TAMPA — An appeals judge who made history as Stetson University's first black law school graduate is in trouble with the state Judicial Qualifications Commission, accused of taking gifts from a stripper and helping hide her assets from creditors.
Judge Thomas E. Stringer Sr. is vowing to fight allegations that he violated judicial canons by accepting two Rolex watches, vacations to Las Vegas and New York City and a 2001 Mercedes from the exotic dancer but never reported the gifts on his financial disclosure forms. He also failed to repay her for a $50,000 loan, according to formal misconduct charges filed Tuesday.
The accusations first made headlines last spring after Christy Yamanaka, a 47-year-old New York City stripper, told reporters that Stringer owed her money for an investment they made together on a Hawaiian property.
At the time, the judge's colleagues said those claims didn't fit with the man who had served on the bench without blemish since the early 1980s.
Now the judge faces more than tawdry speculation. If the charges against him are proved, he could be fined, suspended, reprimanded or removed from office.
Stringer, who hears appellate cases out of Hillsborough, Pinellas, Pasco and 11 other counties as a member of the 2nd District Court of Appeal, had no comment Tuesday. He previously acknowledged to the St. Petersburg Times that he had been a friend and business partner of Yamanaka, but denied any wrongdoing.
On Tuesday, his attorney did the talking.
"I can tell you that both Judge Stringer and I, as well as many of his friends there, are extremely disappointed with the action taken by the JQC," said Fort Lauderdale lawyer J. David Bogenschutz.
The JQC took Stringer to task for entering into a series of financial transactions with Yamanaka despite knowing about the money problems she faced.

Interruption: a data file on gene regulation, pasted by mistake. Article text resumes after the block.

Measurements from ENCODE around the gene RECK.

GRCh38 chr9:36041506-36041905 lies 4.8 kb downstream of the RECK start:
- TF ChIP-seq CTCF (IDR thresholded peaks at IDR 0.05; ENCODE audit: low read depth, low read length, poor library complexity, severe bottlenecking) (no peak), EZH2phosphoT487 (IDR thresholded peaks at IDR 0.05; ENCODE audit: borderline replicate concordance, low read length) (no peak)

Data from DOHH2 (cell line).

They had become friends in 1995 after meeting at what was then Malio's restaurant on Dale Mabry Highway. They kept in touch on and off after she moved away.
In 2000, Yamanaka filed for bankruptcy in Las Vegas. A judge threw out her petition and ordered her to pay creditors about $315,000.
According to the JQC, Stringer referred Yamanaka to his son, a lawyer, for help.
Then, starting in 2004, the judge provided her with access to bank accounts opened in his name to keep her assets and income out of the reach of creditors, the JQC said. He listed himself as the sole title holder on a residence in Hawaii that Yamanaka helped purchase.
"Throughout your involvement with the Hawaiian residence, from the time it was transferred to your name in 2004 through its sale in 2007, your actions were designed to hide Ms. Yamanaka's interest in the property from others, including her judgment creditors," the charging documents state.
Stringer, who is married, also stands accused of leasing an apartment in New York for his stripper friend and allowing her to pay rent in cash.
During a trip to the city, the JQC said, Yamanaka paid for his stay at the Waldorf Astoria Hotel and his food. The judge did not disclose the gifts on his financial filings.
According to the charges, Stringer accepted a customized, four-door black Mercedes from Yamanaka that also was not reported on his financial disclosures. The JQC said he hid from the state the name of the true owner who had transferred the vehicle to him and did not pay the required Florida sales taxes.
Yamanaka referred all questions Tuesday to her Madison Avenue lawyer.
"Obviously, this validates Christy's version of events, which are corroborated by independent documents," attorney Joe Tacopina said. "And obviously the committee found her credible."
Indeed, Yamanaka's credibility will be central to the case, said Stringer's attorney. But Bogenschutz, who plans to take her deposition, finds it suspect.
"A lot of this has got to be coming directly from her," he said. "It colors what you find on documents that don't have a voice of their own. We take a different view, and may be able to prove that."
Stringer was appointed to serve as a county judge in 1984. Three years later, he became Hillsborough County's first black circuit judge. Former Gov. Jeb Bush elevated him to the appellate bench in February 1999.
The judge has 20 days to reply to the charges. He will continue to hear cases while his own is pending, though the 2nd DCA's chief judge said Stringer's colleagues can cover for him if he needs to take some time off.
"It's really going to be up to him," said Judge Stevan T. Northcutt. "He does a good job around here."
Times staff writer Lucy Morgan contributed to this report. Colleen Jenkins can be reached at email@example.com or (813) 226-3337.